In the final stages of the Trans-Pacific Partnership negotiations, the U.S. is still pushing for the elimination of safeguards to regulate capital inflows and capital flight. Those controls have mitigated past crises and prevent others in economies that for decades have been buffeted by financial instability.
This past May, El Salvador suffered its highest murder rate since the end of the country’s civil war 23 years ago. But this grisly flash of news—what journalists in the region call the nota roja—doesn’t give the wider context. There’s another story to be told here beyond the numbers: how Latin American journalists are affected by the violence they cover and how, in turn, their coverage is creating a cultural acceptance of violence.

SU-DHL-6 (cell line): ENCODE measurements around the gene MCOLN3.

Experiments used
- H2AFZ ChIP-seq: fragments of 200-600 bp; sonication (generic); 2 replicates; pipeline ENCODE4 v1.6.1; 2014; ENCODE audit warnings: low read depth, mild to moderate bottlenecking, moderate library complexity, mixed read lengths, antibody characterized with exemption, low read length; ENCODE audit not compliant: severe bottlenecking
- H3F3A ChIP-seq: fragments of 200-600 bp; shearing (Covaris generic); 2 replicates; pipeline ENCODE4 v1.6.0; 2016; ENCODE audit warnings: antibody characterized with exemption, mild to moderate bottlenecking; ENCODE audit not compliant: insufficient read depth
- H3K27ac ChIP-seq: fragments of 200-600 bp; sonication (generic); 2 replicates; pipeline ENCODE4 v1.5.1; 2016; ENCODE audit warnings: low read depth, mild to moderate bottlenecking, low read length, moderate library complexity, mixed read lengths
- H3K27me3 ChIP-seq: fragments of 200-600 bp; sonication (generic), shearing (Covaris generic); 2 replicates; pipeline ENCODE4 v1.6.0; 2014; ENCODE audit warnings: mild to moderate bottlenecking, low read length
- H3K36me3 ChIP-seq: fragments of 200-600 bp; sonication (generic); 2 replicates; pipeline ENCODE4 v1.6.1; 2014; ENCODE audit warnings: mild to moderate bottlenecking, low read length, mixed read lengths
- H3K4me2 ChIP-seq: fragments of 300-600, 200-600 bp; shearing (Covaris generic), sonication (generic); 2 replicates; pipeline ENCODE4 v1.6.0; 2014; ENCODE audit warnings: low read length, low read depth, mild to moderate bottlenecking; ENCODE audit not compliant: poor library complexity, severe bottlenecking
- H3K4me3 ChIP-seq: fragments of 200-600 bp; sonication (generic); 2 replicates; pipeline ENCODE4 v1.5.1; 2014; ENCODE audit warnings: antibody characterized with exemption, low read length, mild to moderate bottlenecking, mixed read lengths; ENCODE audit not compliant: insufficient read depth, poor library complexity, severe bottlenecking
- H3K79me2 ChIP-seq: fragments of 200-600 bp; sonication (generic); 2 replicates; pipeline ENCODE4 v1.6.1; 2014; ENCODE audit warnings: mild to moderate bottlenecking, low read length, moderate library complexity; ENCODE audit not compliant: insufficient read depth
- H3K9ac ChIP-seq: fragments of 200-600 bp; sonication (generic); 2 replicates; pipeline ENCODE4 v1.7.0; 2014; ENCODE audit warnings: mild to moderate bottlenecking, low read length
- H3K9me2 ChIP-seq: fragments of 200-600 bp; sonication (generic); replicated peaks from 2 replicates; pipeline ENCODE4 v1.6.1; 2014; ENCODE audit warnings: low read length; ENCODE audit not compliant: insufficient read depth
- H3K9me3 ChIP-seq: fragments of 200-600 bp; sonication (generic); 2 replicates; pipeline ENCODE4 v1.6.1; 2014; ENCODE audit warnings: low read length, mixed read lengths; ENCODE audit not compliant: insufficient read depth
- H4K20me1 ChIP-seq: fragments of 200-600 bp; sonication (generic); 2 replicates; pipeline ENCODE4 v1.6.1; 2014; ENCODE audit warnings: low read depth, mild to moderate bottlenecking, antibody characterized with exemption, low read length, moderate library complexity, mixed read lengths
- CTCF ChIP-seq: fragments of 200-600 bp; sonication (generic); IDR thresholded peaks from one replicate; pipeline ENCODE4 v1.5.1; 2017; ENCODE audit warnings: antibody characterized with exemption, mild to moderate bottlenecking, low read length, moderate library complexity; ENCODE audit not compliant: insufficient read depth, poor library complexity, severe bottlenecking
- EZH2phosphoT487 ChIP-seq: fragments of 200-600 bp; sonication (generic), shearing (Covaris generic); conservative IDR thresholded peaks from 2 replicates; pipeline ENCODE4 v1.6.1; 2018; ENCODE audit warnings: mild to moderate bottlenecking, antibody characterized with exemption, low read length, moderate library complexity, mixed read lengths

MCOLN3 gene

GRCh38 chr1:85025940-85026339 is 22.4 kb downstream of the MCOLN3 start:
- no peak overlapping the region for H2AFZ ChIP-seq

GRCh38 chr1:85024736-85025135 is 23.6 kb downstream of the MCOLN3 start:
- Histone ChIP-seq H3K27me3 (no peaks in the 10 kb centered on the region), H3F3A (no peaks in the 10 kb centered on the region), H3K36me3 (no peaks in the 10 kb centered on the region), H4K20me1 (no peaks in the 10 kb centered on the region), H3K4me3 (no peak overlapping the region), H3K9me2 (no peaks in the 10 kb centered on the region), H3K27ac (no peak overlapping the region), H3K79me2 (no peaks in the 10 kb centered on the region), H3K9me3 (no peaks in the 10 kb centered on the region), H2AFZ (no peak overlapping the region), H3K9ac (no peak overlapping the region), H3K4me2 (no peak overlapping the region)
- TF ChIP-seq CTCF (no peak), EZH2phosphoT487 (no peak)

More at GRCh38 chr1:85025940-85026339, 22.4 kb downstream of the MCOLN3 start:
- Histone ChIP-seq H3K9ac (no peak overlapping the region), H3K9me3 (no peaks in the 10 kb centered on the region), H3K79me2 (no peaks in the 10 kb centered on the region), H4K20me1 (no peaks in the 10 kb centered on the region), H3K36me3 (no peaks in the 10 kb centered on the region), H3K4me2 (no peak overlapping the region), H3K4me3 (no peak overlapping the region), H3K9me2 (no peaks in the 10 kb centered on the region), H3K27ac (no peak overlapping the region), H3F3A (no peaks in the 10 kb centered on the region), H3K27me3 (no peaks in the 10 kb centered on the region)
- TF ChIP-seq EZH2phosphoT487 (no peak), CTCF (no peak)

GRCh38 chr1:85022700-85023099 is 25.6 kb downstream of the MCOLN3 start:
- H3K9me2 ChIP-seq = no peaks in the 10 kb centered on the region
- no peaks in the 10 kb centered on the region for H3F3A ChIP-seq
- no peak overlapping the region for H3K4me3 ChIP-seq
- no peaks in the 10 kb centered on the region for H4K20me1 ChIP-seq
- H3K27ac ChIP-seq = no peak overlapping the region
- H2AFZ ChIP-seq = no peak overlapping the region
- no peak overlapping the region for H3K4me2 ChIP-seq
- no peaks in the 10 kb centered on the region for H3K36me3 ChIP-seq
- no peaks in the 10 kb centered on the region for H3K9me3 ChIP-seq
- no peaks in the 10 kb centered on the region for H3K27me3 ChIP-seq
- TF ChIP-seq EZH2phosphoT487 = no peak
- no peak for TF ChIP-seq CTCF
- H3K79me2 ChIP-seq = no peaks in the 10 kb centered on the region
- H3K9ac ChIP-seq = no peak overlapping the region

Structural violence is the social, political, and economic disempowerment of particular social groups—racial, sexual, religious, ethnic, etc. How Latin American governments treat groups subject to structural violence says much about the progress made—and how much work is left to be done. And this concept, ultimately, carries implications for rule of law in the region.
Si bien la gente aparece molesta con los escándalos de corrupción, estos escándalos no son peores que otros problemas de tráfico de influencias y conflictos de interés que surgieron en años recientes. La diferencia ahora está en que la economía ya no crece.